But advocates, who often speak of recessions as symptoms of a broken system, make clear that they are not promoting austerity, or telling developing countries eager to raise living standards that they should not reap the fruits of economic development.

Instead, they talk about sharing more goods, reducing food waste, moving away from privatized transportation or healthcare and making products last longer, so they don’t need to buy them at regular intervals. It’s about “thinking in terms of sufficiency,” Cabana said.

Cars make their way in New Jersey on April 22, 2022. The United States is the second largest contributor to carbon dioxide emissions.

Embracing de-growth will require a radical rethinking of market capitalism that every society on the planet has embraced in recent decades.

However, some proposals could exist within the current system. Universal basic income – in which everyone receives a one-time payment regardless of employment status – is often mentioned, allowing the economy to reduce its dependence on polluting industries. This is work four days a week.

“When people have more economic security and have more economic freedoms, they make better decisions,” Cabana said.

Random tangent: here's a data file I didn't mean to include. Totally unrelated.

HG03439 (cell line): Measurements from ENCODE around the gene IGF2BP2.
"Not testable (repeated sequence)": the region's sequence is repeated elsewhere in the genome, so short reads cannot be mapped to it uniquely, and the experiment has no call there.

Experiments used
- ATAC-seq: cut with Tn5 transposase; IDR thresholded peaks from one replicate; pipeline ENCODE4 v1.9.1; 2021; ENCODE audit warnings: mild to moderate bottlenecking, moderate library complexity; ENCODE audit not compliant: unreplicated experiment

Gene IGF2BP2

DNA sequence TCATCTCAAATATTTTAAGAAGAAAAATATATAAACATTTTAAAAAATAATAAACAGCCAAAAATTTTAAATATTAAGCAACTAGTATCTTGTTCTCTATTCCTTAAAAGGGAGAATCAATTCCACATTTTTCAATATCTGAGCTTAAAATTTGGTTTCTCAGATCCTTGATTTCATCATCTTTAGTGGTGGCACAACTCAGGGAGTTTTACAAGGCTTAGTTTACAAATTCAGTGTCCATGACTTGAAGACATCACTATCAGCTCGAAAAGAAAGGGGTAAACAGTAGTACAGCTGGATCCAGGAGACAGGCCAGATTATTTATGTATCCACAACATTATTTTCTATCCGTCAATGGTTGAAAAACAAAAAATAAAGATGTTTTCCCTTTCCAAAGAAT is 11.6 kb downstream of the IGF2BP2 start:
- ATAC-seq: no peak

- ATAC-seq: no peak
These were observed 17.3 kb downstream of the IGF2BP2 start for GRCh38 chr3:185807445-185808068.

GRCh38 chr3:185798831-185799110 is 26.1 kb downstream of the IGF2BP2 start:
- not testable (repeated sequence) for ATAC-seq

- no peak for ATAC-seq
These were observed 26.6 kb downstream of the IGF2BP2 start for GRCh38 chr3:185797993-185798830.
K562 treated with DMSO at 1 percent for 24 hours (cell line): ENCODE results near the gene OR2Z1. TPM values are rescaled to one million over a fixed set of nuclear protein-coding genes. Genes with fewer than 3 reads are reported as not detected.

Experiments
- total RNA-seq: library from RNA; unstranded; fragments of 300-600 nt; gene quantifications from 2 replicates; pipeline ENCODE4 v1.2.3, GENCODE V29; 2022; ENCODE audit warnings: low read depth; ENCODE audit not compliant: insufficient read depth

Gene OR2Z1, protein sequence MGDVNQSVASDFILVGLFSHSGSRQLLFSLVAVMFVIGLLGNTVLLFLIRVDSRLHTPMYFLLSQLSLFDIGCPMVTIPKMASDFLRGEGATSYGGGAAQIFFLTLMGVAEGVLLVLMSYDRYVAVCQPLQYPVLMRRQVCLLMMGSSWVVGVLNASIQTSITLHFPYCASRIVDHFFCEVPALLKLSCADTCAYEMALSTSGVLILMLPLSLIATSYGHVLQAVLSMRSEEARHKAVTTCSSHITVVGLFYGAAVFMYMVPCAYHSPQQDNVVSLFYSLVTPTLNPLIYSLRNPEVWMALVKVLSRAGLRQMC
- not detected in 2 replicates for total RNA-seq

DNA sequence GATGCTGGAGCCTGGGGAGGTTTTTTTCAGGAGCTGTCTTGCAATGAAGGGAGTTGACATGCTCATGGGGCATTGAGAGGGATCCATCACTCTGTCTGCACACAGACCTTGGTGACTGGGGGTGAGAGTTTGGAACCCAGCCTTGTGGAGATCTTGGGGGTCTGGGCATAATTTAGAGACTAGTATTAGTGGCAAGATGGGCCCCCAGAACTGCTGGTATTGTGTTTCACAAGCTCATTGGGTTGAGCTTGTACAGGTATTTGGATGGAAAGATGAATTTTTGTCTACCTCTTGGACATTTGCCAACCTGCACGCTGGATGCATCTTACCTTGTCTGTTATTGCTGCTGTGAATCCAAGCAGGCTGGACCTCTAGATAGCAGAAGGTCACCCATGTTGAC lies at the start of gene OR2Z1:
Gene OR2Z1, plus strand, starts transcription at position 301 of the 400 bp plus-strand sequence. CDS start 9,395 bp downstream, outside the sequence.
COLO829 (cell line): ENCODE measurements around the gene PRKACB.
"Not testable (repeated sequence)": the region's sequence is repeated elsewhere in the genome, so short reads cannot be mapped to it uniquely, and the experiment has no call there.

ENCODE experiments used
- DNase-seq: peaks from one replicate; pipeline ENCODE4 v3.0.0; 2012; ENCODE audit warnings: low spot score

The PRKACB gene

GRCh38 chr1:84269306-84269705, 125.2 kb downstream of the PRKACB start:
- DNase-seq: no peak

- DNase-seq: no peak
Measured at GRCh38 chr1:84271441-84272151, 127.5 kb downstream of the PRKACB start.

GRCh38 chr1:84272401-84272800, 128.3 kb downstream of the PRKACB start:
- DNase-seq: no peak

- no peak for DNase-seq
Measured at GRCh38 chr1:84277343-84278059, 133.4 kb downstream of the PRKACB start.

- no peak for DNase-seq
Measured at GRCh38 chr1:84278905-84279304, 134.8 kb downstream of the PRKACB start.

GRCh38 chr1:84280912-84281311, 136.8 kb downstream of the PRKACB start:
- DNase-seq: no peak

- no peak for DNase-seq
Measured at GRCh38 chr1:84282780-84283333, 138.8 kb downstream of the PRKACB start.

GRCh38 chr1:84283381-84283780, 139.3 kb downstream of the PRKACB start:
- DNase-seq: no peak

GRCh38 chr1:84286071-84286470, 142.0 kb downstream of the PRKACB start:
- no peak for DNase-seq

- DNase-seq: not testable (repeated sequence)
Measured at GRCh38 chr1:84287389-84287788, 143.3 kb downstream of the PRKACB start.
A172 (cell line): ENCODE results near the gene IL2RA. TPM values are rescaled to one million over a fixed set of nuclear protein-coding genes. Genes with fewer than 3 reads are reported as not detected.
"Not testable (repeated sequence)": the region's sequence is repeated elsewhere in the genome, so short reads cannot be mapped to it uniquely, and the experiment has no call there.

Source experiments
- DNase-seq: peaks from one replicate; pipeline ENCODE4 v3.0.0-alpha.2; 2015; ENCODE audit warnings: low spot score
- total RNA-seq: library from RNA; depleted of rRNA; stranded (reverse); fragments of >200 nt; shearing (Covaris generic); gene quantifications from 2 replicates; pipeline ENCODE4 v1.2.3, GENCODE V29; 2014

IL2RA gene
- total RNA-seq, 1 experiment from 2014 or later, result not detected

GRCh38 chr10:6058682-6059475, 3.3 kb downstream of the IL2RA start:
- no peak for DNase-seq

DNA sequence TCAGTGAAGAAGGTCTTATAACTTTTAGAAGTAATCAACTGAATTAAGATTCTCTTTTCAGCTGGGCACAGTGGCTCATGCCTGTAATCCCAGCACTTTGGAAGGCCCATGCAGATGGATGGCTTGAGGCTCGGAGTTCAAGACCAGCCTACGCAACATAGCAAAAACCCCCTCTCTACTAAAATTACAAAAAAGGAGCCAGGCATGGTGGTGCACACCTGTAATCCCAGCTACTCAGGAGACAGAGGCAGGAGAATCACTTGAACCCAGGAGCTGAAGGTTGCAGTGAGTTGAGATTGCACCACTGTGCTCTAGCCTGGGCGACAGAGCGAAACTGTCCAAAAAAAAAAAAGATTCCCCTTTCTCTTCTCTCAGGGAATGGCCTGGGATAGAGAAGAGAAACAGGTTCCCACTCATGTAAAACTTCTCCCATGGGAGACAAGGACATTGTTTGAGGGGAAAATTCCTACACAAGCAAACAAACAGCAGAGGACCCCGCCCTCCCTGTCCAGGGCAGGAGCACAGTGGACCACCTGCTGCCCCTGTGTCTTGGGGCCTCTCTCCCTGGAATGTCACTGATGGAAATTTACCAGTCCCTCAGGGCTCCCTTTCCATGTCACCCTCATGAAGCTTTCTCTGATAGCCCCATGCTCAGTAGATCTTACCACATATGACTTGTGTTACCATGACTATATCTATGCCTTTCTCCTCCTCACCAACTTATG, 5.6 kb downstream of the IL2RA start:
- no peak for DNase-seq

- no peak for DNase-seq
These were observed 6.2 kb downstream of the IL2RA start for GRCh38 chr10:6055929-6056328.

The latest report from the Intergovernmental Panel on Climate Change – the United Nations authority on global warming – noted that “addressing inequality and many forms of state consumption and focusing on well-being supports climate change mitigation efforts,” referring to one of the biggest reduction targets for growth. . The name of the movement was also checked.

But declining growth is also the subject of significant opposition, even from climate scientists and activists with similar goals.

“People with stunted growth live a fantasy where they assume that if you bake a smaller cake, for some reason, the poorest will get a bigger share of it,” said Bear Espen Stockins, director of the Center for Green Growth at BI. Norwegian Business School. “This has never happened in history.”

Steam and smoke rise from the coal-fired Pelchato Power Plant in Rogwiek, Poland.  The plant emits approximately 30 million metric tons of carbon dioxide annually.

Supporters of green growth are convinced that their strategy can work. They cite promising examples of decoupling GDP gains from emissions, from the UK to Romania, and the rapid rise in the affordability of renewable energy.

Gates, a Microsoft co-founder who has prioritized investing in climate innovations, acknowledges that reforming global energy systems is a daunting task. But he thinks enhancing access to the right technologies can still get us there.

Those underdeveloped know that their criticism is controversial, although in some ways that is the intent. They believe a tougher, more revolutionary approach is necessary given the United Nations estimates that global warming is set to rise to between 2.1 and 2.9 degrees Celsius, based on the world’s current climate pledges.

“Less time [that] Now left, more radical change is needed,” said Kohei Saito, a professor at the University of Tokyo.

Can a growing group agree? In 2020, his book on de-growth from a Marxist perspective was a surprising success in Japan, where concerns about the consequences of stagnant growth have influenced the country’s politics for decades. “Capital in the Anthropocene” has sold nearly 500,000 copies.